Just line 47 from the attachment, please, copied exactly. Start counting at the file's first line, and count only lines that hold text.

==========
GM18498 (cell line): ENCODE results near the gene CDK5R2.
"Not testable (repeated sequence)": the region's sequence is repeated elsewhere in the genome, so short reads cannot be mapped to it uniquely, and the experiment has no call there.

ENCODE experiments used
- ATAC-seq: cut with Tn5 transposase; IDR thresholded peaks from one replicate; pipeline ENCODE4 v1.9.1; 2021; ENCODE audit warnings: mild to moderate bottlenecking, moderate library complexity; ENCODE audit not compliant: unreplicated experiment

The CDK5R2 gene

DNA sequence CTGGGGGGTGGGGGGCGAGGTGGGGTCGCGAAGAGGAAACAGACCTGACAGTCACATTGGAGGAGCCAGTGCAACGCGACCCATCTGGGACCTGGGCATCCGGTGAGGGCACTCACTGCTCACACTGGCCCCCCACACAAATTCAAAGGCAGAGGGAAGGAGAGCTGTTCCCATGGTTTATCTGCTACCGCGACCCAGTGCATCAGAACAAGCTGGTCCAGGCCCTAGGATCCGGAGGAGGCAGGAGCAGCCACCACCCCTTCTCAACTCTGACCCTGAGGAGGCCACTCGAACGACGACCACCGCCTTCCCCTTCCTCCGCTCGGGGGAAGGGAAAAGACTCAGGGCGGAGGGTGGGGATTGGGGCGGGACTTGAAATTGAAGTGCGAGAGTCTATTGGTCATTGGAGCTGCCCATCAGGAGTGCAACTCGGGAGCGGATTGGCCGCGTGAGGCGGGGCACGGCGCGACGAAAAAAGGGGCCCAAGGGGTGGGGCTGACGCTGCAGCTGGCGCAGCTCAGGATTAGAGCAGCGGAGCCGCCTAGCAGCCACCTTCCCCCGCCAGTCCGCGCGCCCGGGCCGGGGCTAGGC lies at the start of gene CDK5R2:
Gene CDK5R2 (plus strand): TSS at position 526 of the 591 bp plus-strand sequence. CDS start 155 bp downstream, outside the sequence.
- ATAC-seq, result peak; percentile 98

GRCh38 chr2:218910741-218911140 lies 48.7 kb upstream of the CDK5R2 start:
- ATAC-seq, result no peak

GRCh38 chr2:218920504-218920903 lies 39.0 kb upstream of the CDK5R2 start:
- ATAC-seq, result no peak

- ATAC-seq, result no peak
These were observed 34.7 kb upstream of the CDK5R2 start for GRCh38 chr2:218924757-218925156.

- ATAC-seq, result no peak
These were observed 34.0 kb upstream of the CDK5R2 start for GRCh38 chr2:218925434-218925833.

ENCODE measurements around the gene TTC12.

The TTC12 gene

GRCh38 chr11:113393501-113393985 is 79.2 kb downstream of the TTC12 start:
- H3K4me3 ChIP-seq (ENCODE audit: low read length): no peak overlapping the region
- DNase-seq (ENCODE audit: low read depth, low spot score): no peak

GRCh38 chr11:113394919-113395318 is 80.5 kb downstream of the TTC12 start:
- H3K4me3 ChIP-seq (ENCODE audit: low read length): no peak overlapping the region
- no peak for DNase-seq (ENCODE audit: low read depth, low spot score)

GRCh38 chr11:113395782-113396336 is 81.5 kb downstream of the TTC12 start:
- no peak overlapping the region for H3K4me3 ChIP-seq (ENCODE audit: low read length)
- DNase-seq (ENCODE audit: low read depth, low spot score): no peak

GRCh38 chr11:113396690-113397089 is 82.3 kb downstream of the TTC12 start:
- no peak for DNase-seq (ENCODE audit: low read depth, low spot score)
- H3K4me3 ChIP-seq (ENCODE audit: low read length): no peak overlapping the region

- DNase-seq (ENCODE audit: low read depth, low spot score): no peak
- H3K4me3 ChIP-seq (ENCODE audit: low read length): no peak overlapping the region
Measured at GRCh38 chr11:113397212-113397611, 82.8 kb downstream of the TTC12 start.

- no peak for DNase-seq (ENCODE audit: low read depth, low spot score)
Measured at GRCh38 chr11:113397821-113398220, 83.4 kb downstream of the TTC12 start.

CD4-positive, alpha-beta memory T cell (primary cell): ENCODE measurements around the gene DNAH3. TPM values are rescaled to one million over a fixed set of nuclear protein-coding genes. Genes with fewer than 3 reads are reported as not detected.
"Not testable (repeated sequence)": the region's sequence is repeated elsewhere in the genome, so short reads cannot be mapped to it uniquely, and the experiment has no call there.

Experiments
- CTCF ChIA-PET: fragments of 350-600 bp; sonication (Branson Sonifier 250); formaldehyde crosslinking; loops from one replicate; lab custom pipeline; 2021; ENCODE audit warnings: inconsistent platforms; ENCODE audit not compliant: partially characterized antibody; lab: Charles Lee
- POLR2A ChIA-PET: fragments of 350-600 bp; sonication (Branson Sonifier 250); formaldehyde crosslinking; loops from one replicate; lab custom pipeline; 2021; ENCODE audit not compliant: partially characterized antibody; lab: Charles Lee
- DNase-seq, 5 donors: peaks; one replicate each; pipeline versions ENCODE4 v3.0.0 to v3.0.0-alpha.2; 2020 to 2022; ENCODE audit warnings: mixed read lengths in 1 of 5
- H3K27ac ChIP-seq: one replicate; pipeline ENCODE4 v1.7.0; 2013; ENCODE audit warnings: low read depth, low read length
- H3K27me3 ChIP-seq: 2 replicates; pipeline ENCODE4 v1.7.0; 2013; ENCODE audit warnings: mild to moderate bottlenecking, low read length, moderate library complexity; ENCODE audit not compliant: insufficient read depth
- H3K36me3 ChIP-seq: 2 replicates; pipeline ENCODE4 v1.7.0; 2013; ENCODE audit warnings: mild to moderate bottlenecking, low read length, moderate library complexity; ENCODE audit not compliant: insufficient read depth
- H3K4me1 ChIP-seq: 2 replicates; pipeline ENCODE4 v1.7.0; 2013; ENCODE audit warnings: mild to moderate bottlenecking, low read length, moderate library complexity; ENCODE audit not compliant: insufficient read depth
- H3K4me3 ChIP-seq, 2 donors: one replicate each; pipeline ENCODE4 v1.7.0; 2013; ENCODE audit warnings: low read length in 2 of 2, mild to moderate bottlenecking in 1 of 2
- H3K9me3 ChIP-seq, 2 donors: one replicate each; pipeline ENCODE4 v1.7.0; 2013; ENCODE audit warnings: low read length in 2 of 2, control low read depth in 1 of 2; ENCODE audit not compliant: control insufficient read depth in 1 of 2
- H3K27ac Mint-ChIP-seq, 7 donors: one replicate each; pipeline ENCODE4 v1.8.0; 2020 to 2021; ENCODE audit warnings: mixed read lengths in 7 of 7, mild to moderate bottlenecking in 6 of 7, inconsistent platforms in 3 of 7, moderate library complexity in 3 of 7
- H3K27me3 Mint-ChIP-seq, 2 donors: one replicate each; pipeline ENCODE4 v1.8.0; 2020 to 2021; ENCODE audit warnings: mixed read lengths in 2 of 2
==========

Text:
- H3K9me3 ChIP-seq, 2 donors: one replicate each; pipeline ENCODE4 v1.7.0; 2013; ENCODE audit warnings: low read length in 2 of 2, control low read depth in 1 of 2; ENCODE audit not compliant: control insufficient read depth in 1 of 2